Nation e-Edition

Still waiting for a road

This picture gives a view of the housing area as well as the park (in the foreground), which residents say used to flood when it rained. (Picture by Nigel Browne.) Clarence Best speaking about plans for retirement and how people no longer planted food. He is one of the older people living in St Martin’s, St Philip. Dean Edghill operates Parkie’s Place. He says it is a place where you can get almost anything, from food to ice to lotto tickets and more.

By Carlos Atwell | Fri, December 07, 2012 - 10:38 AM

Street Beat is revisiting St Martin’s, St Philip, this week to see how the area has improved.

Previous stories have told tales of water shortages, an overabundance of water pooling in the area and the need for a paved road.

Today, much of this has been addressed and the residents tell of what they think of living in St Martin’s.

“They finally put in a well which is working good. The park used to be a big pond when it rained but now not as much as before. There is a big development out behind here, so a lot of people without vehicles used here as a shortcut but when [the area] was a pond, they had to go the long way around [so that’s good now],” said Susan Sealy, who has been living in the area for more than 20 years.

Sealy said she liked St Martin’s as it was breezy and peaceful and was in close proximity to a doctor’s office, supermarket, video store, hardware store and more. However, everything was not perfect.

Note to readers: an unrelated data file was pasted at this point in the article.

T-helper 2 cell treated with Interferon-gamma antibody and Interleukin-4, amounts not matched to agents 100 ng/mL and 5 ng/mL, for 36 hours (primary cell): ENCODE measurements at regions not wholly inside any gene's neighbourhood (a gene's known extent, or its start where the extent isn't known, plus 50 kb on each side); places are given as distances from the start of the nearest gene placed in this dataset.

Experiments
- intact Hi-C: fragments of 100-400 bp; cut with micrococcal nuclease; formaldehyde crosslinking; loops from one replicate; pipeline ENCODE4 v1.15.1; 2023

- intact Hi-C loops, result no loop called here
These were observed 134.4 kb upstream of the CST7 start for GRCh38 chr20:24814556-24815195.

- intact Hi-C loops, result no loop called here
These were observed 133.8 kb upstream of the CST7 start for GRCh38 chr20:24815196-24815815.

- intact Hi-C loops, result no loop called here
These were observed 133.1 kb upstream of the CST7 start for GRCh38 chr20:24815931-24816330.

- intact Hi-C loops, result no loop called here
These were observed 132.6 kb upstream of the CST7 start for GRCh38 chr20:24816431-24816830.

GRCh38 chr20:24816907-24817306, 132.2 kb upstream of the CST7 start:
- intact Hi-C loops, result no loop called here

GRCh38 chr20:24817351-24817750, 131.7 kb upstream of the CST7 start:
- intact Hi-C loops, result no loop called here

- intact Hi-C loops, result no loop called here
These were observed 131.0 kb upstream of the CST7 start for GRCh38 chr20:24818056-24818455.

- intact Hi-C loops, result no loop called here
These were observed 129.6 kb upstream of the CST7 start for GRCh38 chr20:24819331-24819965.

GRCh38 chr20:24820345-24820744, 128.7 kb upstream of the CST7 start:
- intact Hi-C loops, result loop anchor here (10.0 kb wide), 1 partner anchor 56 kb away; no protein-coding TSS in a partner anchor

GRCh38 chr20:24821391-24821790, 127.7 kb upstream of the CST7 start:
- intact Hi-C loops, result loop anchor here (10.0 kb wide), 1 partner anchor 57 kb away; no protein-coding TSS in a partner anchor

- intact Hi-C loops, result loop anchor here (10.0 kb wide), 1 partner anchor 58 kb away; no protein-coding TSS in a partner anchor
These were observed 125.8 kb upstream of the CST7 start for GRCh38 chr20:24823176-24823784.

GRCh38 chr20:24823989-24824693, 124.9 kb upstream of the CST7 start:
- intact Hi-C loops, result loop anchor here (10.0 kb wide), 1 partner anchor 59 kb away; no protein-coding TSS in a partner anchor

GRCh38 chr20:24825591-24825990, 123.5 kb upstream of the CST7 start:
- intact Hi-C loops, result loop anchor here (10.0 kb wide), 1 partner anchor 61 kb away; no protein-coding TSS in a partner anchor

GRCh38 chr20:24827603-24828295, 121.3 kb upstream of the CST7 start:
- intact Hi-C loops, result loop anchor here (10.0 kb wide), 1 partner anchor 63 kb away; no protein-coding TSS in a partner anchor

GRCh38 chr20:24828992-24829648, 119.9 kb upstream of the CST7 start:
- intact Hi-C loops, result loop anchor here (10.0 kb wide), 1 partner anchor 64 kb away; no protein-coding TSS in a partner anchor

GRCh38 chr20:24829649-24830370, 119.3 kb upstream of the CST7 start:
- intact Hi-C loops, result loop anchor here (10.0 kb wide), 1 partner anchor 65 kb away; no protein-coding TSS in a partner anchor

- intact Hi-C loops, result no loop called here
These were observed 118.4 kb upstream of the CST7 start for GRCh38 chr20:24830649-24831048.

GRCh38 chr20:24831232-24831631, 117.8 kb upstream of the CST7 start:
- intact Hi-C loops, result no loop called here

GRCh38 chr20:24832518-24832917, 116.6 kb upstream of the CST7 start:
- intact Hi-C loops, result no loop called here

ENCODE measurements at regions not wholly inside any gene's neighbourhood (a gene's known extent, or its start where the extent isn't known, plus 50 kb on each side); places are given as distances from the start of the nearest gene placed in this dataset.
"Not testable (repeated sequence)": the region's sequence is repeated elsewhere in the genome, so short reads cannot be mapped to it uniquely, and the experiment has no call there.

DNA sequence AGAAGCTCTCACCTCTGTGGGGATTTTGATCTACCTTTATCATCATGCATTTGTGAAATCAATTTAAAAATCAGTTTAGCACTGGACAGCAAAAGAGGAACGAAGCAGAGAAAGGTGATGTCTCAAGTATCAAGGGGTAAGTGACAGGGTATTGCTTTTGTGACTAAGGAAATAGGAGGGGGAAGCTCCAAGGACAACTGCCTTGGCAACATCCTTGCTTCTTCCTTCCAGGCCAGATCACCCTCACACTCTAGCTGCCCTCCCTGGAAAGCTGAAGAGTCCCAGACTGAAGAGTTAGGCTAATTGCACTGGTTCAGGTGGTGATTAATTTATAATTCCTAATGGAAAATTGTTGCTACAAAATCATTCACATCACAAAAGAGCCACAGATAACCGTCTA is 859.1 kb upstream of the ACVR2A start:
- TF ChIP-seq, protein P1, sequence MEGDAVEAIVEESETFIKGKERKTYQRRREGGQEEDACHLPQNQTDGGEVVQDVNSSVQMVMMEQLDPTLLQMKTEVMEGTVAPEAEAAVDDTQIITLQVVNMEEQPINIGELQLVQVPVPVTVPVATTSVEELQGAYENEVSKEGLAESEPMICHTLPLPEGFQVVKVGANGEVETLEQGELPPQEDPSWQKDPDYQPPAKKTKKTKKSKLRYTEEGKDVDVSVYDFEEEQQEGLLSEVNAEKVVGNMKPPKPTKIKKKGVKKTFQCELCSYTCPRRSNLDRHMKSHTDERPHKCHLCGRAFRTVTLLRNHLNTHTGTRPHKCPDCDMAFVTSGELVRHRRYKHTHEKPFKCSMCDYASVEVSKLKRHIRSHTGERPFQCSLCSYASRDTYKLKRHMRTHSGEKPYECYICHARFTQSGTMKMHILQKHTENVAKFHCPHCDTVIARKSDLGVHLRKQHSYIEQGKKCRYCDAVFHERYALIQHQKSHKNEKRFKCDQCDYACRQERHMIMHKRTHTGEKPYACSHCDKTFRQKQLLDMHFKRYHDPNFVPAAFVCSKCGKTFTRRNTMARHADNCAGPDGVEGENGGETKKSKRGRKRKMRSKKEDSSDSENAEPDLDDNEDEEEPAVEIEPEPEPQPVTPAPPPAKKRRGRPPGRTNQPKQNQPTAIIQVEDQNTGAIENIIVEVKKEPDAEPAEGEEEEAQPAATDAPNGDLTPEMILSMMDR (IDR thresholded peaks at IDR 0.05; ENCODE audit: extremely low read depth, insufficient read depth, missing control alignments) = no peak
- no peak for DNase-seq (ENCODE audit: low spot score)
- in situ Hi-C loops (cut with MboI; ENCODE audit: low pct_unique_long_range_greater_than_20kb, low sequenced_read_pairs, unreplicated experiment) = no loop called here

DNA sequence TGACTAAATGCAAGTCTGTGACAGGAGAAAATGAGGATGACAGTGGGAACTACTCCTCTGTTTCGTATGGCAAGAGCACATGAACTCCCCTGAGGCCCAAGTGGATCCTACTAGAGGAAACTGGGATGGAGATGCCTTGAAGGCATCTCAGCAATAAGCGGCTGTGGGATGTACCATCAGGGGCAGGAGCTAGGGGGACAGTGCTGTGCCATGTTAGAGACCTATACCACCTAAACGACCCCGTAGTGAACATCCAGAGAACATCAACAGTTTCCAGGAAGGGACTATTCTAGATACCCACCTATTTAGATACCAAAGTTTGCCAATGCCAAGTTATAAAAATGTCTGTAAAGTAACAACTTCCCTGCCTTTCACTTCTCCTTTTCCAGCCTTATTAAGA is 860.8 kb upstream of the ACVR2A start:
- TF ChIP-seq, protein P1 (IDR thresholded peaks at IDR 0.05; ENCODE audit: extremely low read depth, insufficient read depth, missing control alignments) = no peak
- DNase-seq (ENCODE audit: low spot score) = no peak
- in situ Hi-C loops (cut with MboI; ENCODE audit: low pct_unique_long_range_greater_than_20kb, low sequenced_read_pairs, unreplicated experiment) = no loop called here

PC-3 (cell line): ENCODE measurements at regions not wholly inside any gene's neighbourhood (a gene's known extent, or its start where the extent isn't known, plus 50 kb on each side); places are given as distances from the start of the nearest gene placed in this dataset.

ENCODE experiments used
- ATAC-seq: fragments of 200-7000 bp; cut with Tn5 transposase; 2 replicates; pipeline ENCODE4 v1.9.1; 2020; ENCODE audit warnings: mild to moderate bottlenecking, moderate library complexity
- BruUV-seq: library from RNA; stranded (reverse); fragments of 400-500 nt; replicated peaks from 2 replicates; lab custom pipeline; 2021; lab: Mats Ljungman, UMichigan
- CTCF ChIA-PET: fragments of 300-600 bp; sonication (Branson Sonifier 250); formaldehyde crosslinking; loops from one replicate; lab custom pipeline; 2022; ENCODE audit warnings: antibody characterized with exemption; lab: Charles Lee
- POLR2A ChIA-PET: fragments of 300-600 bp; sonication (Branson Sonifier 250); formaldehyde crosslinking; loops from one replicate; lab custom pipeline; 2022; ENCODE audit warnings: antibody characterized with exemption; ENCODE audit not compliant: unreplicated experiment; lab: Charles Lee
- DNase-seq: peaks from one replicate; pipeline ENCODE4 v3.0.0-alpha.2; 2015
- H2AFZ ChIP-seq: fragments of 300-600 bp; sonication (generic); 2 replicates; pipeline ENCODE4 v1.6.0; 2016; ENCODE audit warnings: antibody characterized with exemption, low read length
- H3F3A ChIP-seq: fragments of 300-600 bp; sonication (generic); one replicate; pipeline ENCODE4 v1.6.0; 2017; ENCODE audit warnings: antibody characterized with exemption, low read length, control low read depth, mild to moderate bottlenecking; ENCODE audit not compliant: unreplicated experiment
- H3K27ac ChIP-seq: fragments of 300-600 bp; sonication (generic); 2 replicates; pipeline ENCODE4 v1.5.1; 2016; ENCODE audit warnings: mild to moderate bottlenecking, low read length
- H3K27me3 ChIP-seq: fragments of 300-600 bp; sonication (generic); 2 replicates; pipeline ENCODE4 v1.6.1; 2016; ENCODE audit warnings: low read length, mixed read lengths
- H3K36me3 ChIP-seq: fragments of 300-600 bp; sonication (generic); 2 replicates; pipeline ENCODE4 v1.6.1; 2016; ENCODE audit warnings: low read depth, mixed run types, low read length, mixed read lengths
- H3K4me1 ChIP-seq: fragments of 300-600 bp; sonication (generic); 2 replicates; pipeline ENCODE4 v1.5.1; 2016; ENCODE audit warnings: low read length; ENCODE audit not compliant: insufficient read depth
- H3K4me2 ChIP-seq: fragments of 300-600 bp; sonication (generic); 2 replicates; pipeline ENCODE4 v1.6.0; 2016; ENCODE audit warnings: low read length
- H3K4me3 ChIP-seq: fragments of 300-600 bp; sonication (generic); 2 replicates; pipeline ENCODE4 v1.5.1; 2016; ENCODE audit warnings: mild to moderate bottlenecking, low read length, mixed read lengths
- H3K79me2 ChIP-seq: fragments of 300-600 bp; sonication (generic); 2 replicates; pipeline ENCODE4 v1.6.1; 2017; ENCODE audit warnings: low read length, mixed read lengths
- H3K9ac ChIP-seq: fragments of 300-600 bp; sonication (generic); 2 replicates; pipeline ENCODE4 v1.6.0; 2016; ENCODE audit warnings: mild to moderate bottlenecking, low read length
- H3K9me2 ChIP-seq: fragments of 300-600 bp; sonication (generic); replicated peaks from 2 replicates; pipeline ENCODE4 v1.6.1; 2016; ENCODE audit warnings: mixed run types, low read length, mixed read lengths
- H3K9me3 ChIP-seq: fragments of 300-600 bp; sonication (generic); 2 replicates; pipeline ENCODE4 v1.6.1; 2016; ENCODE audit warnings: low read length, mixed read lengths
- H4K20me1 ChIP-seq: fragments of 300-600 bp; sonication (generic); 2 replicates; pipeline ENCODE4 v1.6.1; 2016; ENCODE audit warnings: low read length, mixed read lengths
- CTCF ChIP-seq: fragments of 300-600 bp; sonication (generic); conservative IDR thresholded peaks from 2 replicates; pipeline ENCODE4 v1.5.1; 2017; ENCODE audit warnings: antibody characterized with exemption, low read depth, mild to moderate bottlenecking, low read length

“For the longest time we have been in dire need of a road. This rocky path does mash up cars,” she said.

Now the park no longer regularly moonlights as a pond, it has to be kept clean and this responsibility has been taken up by Shawn Williams.

“We try to keep the park maintained to keep the community looking good and for the children to use. Also, if we don’t keep the grass cut, we find a lot of [Giant African] snails around the place,” he said.

Williams not only keeps the park clean and paints the benches, he also cleans up the two open lots in the area. He does all this purely out of civic-mindedness and does not receive a cent for it.

His wife Stacy said she loved the quiet and found people were friendly. She said they regularly got together as a community and planned fun days and limes such as a recent Independence lime in the same park.

Clarence Best is one of the older residents of St Martin’s. He runs a funeral home, C.H. Best Funeral Services, but is looking to retire soon as he said he was “old now”.

He said a proper flow of piped water was no longer as big an issue as it once was, unless somebody burst the pipe.

A carpenter by trade, he went into the funeral home business ten years ago, but has been an undertaker for more than 50 years. Now he is ready to lie back and enjoy the rest of his life in St Martin’s, albeit with a few concerns.

“I was born here, I will remain here and I will die here. The only thing is they promise to build a road and never did. When rain falls out here does be bad. Also, there is too much land running to grass. I grew up with people planting corn and okra, but not now. Soon we won’t get nothing to eat,” he said.

Dean Edghill runs Parkie’s Place on the main road. He said the idea to operate a shop was not his, but his wife’s, but he was glad she pushed him.

“I born and raised here and went to school here too. Running a shop is a lot of hard work, but I try to please the people by opening on Sundays. There is nothing really about here to do, so people does call me to open,” he said.

Edghill proudly showed off his large coolers, able to hold more than 40 cases of beer, and told of how he personally prepared a multitude of dishes, such as all kinds of meat, vegetable and seafood dishes.

“I do all the cooking and get produce from a man next door. Sunday night is one of my biggest nights. Come here a Sunday night and you will only see people,” he said.

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